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Cotton is known as white gold in India. It is a key raw material in the apparel/textile industry. About 250 million people globally are reliant on this crop for their livelihood and the industry employs over 7% of all labor in developing countries. Though a lot of advancements happening in the industry to develop synthetic fibers, still cotton is the main product that contributes towards almost half of the total textile supply globally. However, the environmental impacts of the cotton supply chain are significant due to unsustainable practices in the agriculture and industrial production process.
About 21% of the world’s land under cotton cultivation lies in India. Key Indian states that largely produce cotton are Gujarat, Maharashtra, Telangana, Karnataka, Andhra Pradesh, Haryana, Madhya Pradesh, Rajasthan, Punjab, and Tamil Nadu. In 2019, the cotton production in India is recorded at 36 million bales of 170 kgs (Source: The Cotton Corporation of India Limited).
As per the estimate, cotton cultivation in India accounts for nearly 50% of the pesticides produced in India. Farmers use pesticides to increase the crop yield as it is heavily prone to pest attacks. The potential production losses due to pests in the absence of pest control mechanisms worldwide have been estimated at around 82% for cotton (Oerke, 2006). The potential production loss in India due to bollworm is estimated at about 50%–60% (Narayanan and Ramaswami, 2007). Further, small landholdings, anxiety towards crop yields, lack of access to finance and quality insurance products, and awareness among farmers towards sustainable agriculture practices can contribute to the excessive use of pesticides.
So, it is obvious for farmers to rely on pesticide to increase the yield. Since the country has the largest area under cotton cultivation, sustainable pest management practices such as use of biopesticides, and integrated pest management practices need to be explored.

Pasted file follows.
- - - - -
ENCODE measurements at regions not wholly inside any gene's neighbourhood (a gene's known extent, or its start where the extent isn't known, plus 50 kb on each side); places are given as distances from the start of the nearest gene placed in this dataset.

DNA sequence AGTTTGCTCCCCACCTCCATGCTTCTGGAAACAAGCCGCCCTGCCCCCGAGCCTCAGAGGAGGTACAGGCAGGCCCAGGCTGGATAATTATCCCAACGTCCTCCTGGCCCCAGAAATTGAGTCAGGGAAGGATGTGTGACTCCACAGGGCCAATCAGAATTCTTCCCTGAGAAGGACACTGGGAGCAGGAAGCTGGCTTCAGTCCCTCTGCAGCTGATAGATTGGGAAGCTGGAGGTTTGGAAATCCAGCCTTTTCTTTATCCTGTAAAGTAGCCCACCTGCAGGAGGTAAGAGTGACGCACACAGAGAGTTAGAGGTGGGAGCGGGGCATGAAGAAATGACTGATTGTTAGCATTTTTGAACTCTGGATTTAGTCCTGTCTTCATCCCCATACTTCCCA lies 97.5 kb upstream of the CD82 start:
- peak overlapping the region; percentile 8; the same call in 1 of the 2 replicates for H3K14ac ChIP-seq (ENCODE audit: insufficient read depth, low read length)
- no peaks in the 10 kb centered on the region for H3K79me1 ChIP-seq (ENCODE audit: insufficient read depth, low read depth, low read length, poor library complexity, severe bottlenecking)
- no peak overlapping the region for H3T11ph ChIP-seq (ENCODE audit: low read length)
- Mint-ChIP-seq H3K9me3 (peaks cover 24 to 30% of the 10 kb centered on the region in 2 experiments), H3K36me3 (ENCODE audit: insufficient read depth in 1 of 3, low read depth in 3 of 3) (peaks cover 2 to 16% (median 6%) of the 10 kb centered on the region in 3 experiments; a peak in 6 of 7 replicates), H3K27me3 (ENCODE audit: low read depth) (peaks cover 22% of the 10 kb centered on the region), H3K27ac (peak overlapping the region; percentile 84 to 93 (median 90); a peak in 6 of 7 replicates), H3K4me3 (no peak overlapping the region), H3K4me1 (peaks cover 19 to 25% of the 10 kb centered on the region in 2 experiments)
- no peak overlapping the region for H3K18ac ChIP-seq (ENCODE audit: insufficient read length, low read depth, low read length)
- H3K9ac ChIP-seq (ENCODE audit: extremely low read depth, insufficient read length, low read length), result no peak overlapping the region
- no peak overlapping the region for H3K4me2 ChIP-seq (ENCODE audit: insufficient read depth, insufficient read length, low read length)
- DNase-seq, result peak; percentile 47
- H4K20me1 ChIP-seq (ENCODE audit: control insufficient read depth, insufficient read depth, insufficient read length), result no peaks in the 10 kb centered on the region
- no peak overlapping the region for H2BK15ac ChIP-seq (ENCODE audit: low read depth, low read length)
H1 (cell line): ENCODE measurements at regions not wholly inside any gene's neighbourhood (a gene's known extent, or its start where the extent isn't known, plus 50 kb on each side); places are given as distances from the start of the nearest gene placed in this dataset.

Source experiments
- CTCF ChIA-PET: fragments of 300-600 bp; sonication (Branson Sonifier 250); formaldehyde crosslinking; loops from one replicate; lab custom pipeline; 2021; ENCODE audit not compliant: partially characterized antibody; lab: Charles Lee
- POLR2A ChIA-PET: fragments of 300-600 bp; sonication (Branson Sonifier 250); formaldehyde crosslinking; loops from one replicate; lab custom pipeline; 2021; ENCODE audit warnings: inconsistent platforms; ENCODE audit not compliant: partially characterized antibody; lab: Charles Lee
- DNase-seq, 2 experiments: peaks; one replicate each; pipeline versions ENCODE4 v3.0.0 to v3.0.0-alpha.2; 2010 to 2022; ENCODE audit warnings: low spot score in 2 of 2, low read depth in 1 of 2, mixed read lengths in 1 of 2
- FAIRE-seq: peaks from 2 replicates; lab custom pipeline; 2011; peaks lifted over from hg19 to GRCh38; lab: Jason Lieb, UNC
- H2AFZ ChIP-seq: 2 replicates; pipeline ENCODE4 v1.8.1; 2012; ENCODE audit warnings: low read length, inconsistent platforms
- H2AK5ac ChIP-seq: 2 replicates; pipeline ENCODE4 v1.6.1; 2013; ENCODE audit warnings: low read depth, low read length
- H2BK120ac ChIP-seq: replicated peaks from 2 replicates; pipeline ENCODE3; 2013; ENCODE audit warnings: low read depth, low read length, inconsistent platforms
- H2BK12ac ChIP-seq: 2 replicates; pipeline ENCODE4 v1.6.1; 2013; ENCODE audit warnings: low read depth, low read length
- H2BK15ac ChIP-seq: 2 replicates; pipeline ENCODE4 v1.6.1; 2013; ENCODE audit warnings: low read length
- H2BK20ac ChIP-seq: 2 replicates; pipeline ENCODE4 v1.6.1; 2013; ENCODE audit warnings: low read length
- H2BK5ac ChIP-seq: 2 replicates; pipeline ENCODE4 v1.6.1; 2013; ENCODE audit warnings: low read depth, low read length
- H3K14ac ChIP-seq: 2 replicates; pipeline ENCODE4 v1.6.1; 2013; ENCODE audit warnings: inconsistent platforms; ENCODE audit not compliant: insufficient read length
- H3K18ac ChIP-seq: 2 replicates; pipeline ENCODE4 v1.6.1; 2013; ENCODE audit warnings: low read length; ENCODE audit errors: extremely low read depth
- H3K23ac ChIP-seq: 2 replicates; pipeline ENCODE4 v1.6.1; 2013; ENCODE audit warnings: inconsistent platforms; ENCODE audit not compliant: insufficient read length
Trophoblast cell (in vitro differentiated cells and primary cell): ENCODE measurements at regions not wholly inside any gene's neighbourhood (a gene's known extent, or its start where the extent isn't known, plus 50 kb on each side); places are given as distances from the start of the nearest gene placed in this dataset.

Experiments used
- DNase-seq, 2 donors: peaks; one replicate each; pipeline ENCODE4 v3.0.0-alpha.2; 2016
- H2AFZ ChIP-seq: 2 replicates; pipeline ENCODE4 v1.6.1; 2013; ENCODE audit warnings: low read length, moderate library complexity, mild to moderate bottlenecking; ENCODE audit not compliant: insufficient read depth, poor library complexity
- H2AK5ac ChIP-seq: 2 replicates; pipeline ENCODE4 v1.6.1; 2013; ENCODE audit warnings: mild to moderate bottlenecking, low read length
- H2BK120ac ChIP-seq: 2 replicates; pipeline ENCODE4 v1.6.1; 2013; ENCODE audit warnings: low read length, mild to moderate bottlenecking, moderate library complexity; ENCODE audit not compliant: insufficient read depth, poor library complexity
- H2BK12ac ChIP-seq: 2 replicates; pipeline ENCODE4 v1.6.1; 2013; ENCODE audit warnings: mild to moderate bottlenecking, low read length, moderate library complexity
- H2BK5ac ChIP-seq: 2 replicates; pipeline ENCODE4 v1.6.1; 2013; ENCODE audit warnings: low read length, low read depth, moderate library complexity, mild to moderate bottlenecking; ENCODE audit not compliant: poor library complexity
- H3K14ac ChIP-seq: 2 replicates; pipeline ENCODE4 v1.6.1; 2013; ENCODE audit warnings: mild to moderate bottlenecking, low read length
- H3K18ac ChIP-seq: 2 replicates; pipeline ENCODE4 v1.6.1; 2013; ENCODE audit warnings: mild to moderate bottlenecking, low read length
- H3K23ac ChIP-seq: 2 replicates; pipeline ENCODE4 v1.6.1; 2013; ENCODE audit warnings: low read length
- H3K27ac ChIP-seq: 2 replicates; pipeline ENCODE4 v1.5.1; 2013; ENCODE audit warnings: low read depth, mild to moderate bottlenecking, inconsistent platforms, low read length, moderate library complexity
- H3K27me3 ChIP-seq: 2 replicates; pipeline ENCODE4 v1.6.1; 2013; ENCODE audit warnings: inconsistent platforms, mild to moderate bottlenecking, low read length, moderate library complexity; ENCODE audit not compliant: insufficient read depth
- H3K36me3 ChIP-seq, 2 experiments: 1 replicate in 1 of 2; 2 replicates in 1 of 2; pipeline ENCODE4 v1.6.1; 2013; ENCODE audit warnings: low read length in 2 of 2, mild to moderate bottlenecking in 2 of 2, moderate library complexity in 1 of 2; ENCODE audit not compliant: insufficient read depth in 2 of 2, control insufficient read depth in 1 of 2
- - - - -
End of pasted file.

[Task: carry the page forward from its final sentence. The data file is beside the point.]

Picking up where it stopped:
Another major concern over the cotton cultivation and value chain is excessive water consumption. About 53% of the global cotton field is irrigated, producing 73% of global cotton production (Soth et al., 1999). As per the Water Footprint Network study, producing 1kg of cotton in India consumes about 22,500 liters of water, way higher as compared to the USA at 8,000 liters/kg. The extensive water usage to produce cotton in India is attributed to inefficient water use and high rates of water pollution.
The water consumption varies from cotton fields to the end product in the production process. Overall, there are two key stages where the water mainly consumed in the value chain. These are – agricultural stage and industrial stage. The water usage in the first stage mainly happen due to evaporation of infiltrated rainwater for cotton growth, withdrawal of ground/ surface water for irrigation. Further water pollution also happens across the crop duration due to leaching of fertilisers and pesticides. In the second stage, water is required in the process which usually come from the surface/groundwater sources. The industrial stage is also responsible for a significant water pollution as a result of cotton processing.
There is a need for better water management practices in cotton cultivation to reduce the water footprint of cotton. Sustainable water management practices such as mulching have a great potential to reduce the unproductive evaporation of water from open land. Other practices such as Supplemental irrigation – provide water at critical growth points and Deficit irrigation – provide water below the evapotranspiration requirements of a crop can also reduce water requirements considerably. Please check more tips here and also explore sustainable water use in the cotton supply chain here.
Many apparel companies/retailers have started using product and process standards where the first one is about the characteristics of a product and the second one is about the way a product is made. Usually, most social, and environmental standards are process standards in agriculture.
Leading brands like H&M, Gap, IKEA, and Levi Strauss are sourcing sustainable cotton through the Better Cotton Initiative (BCI)- a non-profit, multi-stakeholder organization that promotes better standards in cotton farming and practices. Cotton farmers need to meet minimum environmental and social requirements for their cotton to qualify as Better Cotton. Some companies use the Fairtrade standards. It requires cotton farmers to organize in democratic producer organizations and adopt environmentally sound agricultural practices. Please check the step-by-step guide to source sustainable cotton here.
Buying clothes and other textile products which are made up of organically produced cotton will significantly boost the demand for such products in the market and encourage stakeholders to produce cotton organically. To maintain the credibility of the purchase, you can ask for certified products from your retailers. Also, work with the retailer to recycle old clothes and other textile products and make your contribution to the circular economy.
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